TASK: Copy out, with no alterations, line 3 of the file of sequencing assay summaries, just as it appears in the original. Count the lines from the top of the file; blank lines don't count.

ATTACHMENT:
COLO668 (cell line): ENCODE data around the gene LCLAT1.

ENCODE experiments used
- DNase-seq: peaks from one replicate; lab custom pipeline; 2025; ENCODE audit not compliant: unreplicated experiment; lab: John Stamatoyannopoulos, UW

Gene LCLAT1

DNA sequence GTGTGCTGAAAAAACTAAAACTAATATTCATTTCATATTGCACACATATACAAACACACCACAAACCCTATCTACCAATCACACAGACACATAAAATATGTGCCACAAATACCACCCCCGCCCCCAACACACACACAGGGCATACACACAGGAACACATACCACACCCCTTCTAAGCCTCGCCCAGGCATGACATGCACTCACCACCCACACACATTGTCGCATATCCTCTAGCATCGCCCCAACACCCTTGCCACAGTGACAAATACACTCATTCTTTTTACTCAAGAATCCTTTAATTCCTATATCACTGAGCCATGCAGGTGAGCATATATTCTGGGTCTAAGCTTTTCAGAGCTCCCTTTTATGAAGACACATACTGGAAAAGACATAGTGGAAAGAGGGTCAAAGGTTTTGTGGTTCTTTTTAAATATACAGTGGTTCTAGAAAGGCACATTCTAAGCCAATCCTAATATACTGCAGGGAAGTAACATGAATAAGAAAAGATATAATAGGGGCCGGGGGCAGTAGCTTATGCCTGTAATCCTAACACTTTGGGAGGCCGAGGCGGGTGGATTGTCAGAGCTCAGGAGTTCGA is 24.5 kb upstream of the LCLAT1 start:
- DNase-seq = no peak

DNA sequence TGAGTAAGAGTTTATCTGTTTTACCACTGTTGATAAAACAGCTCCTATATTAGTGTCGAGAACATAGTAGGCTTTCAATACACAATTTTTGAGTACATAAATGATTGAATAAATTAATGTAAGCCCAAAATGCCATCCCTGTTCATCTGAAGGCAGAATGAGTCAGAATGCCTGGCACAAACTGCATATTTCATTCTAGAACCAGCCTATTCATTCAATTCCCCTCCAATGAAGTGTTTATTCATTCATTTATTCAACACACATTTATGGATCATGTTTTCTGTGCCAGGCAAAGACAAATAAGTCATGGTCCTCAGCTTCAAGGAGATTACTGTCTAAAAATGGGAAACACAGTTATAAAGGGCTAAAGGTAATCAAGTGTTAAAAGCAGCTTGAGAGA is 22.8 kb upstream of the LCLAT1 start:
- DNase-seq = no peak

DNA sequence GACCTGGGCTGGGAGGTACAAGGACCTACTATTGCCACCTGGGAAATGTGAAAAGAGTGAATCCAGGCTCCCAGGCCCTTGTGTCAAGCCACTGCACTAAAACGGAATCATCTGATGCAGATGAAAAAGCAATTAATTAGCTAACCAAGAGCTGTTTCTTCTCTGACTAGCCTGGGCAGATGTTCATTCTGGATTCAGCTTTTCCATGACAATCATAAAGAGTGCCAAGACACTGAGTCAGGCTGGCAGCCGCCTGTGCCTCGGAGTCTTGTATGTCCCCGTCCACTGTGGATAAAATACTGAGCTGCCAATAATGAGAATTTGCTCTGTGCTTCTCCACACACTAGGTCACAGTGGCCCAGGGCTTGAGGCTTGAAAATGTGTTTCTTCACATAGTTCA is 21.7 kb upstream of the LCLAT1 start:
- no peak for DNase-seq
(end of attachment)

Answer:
- DNase-seq: peaks from one replicate; lab custom pipeline; 2025; ENCODE audit not compliant: unreplicated experiment; lab: John Stamatoyannopoulos, UW